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Although many attempts have been made to trace back the observance of class day to the very earliest years of the college, it is probable that the first exercises are directly due to an attempt made by the overseers in 1754 to improve the elocution of the students by requiring public recitation of Latin dialogues, or dialogues translated from the Latin into the English.

The first organization of the senior class for a literary festival seems to date from 1760. Our list of annual orators does not begin until 1776, and it was not until 1786 that the poem was added. The first two orations (in 1776 and 1777) were in English, the third and fourth in Latin, and it was not until the beginning of the nineteenth century that the English language became generally used in the orations. The poems were about all English from the very first. In 1802 the faculty, fearing a gradual dying out of the Latin oration, prescribed the use of that language in all senior class day orations, and limited the exercises to a simple Latin valedictory and music "adapted to the occasion."

From a diary in the College Words and Customs we extract the following account of a class day in 1793 : "The order of the day was this : At ten the class walked in procession to the president's house and escorted him, the professors and tutors to the chapel, preceded by the band playing solemn music. The president began with a short prayer. He then read a chapter in the Bible; after this he prayed again; Cutler then delivered his poem. Then the singing club, accompanied by the band, performed Williams' Friendship. This was succeeded by a valedictory Latin oration by Jackson. We then formed and waited on the government, (i. e., the faculty,) to the president's, where we were very respectably treated with wine, etc. We then marched in procession to Jackson's room, where we drank punch. At one we went to Mr. Moore's tavern and partook of an elegant entertainment which cost 6s. 8d. ($1.06 1/4) apiece. Marching then to Cutler's room, we shook hands and parted, with expressing tokens of the sincerest friendship."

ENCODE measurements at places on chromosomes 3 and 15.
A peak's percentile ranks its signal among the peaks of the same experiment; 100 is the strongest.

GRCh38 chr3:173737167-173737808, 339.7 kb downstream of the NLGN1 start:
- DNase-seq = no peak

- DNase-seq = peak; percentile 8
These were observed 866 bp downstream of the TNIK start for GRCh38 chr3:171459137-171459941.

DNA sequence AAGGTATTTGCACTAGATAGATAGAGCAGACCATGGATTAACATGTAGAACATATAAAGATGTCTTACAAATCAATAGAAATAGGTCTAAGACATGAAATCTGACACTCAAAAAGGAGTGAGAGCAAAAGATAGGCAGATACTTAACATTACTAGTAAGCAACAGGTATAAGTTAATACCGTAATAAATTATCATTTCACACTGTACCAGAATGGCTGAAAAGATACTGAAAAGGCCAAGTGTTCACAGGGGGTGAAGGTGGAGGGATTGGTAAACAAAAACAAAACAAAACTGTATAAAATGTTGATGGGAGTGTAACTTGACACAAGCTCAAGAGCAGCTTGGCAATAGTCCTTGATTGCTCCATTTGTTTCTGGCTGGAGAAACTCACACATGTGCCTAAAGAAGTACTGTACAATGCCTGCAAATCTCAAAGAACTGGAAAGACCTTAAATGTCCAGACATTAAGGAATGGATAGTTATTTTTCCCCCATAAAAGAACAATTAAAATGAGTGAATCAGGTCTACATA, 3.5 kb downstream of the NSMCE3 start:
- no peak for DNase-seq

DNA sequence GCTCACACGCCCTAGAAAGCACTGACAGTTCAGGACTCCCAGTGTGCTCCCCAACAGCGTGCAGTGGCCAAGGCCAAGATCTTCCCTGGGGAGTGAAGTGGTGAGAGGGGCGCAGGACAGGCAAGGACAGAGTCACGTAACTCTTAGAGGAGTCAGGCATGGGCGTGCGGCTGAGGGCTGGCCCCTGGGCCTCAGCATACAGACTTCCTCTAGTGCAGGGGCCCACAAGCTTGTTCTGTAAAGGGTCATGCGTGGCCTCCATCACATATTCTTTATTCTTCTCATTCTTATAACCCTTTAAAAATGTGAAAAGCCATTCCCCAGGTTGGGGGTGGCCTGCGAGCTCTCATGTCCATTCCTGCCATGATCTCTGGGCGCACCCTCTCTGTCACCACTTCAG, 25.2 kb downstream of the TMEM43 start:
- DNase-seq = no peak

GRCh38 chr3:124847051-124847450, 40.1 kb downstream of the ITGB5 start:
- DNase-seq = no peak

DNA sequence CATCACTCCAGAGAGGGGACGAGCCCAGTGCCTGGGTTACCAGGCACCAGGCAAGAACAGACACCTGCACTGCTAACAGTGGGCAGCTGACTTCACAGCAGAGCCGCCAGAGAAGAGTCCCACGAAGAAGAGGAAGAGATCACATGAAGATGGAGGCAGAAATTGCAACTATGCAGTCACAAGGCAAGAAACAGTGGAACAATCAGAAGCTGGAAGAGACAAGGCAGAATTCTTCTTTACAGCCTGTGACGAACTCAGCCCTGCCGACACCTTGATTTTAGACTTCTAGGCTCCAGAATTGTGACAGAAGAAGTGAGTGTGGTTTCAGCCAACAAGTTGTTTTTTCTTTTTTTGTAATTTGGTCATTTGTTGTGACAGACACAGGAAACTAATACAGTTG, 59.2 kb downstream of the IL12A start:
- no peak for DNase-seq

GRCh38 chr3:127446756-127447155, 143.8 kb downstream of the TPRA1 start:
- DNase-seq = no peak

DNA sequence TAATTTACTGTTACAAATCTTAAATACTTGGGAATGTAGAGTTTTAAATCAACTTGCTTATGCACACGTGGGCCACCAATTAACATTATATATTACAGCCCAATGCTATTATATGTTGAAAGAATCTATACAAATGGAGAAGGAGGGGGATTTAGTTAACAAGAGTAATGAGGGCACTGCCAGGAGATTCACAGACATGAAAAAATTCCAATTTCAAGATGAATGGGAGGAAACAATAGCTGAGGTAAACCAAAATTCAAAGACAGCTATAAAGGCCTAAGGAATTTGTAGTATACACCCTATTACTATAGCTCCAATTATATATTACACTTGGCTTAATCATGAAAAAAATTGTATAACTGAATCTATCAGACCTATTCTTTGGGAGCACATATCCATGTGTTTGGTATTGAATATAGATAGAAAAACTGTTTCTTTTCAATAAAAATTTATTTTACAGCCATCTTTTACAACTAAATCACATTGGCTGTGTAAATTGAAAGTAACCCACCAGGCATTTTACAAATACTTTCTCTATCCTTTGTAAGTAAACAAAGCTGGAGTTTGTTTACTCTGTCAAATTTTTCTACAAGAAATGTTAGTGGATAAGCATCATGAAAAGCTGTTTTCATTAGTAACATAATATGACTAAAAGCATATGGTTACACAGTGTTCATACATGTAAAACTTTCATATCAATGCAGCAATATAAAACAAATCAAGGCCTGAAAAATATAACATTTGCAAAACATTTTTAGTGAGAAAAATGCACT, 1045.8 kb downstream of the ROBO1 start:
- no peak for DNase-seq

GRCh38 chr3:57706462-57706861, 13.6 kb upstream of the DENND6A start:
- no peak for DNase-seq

Another diarist gives us a glimpse of class day of 1829, when Holmes was poet; "1829, July 14, Tuesday. - At ten I was in University Chapel for the valedictory exercises of the senior class. Oration by Devereaux of Salem; poem by young Holmes, son of Rev. Dr. Holmes of this town. He is both young and small, in distinction from most others, and on these circumstances he contrived to cut some good jokes. His poem was very happy, and abounded in wit. Instead of a spiritual muse, he invoked for his goddesses the ladies present, and, in so doing, he sang very amusingly of his 'hapless amour with too tall a maid.' After these parts Joseph Angier rose among his class and sang a song to the tune of 'Auld Lang Syne,' all the class joining in the chorus. After the services the whole class went to take leave of President Quincy at his house; a very agreeable gathering. Cake, wine and lemonade were served."

So early as 1834 the custom had begun of the senior class treating everybody with iced punch on class day afternoon. The punch was brought in buckets from Willard's Tavern (now the horse railway station) and served out in the shade on the northern side of Harvard Hall. After a while an odest was added, and then a chorister. After many changes class day has at last become what it is now - the happiest day of the year. May it prove as happy for '82 as it has for previous classes.

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